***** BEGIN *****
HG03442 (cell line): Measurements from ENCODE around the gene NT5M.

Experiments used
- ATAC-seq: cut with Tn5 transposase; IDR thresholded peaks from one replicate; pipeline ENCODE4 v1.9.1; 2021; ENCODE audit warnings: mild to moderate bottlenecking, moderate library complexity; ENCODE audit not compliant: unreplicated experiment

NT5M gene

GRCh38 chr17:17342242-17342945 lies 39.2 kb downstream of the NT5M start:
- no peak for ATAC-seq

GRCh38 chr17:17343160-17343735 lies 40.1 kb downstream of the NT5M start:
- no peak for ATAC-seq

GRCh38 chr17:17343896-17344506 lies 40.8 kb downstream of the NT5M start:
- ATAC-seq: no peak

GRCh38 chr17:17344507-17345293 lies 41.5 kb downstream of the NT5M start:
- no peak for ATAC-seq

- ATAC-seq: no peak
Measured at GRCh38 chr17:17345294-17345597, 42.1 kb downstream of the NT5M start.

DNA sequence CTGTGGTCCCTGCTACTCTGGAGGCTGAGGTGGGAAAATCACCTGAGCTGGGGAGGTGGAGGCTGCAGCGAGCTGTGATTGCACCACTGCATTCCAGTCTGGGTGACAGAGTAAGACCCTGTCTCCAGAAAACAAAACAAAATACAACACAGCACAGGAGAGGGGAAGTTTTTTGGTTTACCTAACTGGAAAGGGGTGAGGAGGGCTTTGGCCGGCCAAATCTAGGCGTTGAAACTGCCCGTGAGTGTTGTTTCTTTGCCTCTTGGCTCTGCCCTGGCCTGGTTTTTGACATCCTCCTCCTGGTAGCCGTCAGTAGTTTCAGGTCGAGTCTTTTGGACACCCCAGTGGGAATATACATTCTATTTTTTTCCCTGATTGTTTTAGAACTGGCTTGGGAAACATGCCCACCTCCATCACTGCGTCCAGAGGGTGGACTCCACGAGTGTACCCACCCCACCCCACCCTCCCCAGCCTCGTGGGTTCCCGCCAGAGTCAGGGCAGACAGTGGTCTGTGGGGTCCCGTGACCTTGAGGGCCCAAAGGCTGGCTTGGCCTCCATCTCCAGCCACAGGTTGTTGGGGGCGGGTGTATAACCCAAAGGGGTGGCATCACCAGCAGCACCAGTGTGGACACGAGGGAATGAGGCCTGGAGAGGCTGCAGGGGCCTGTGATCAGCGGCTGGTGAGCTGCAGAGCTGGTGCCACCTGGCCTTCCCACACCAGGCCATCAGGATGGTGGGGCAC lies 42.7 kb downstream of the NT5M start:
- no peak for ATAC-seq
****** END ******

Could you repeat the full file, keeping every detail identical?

HG03442 (cell line): Measurements from ENCODE around the gene NT5M.

Experiments used
- ATAC-seq: cut with Tn5 transposase; IDR thresholded peaks from one replicate; pipeline ENCODE4 v1.9.1; 2021; ENCODE audit warnings: mild to moderate bottlenecking, moderate library complexity; ENCODE audit not compliant: unreplicated experiment

NT5M gene

GRCh38 chr17:17342242-17342945 lies 39.2 kb downstream of the NT5M start:
- no peak for ATAC-seq

GRCh38 chr17:17343160-17343735 lies 40.1 kb downstream of the NT5M start:
- no peak for ATAC-seq

GRCh38 chr17:17343896-17344506 lies 40.8 kb downstream of the NT5M start:
- ATAC-seq: no peak

GRCh38 chr17:17344507-17345293 lies 41.5 kb downstream of the NT5M start:
- no peak for ATAC-seq

- ATAC-seq: no peak
Measured at GRCh38 chr17:17345294-17345597, 42.1 kb downstream of the NT5M start.

DNA sequence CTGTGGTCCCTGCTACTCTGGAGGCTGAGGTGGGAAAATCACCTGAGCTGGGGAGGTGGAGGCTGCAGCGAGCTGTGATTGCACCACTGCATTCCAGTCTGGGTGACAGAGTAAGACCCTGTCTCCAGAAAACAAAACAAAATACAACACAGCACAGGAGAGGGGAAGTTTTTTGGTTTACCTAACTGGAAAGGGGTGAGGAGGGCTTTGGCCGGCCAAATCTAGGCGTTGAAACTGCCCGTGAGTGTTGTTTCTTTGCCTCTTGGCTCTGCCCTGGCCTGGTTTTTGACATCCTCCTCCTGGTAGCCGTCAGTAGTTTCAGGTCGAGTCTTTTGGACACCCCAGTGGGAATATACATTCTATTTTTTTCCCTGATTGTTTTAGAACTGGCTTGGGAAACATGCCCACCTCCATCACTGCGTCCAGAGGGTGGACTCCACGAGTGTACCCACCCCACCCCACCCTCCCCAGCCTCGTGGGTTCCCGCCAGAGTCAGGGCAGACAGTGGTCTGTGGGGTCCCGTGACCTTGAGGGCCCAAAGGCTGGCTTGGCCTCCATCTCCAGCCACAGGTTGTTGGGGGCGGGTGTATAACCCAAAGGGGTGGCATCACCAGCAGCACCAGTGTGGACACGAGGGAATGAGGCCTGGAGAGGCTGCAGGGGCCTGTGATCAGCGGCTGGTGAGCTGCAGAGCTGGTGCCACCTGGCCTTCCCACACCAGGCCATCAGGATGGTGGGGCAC lies 42.7 kb downstream of the NT5M start:
- no peak for ATAC-seq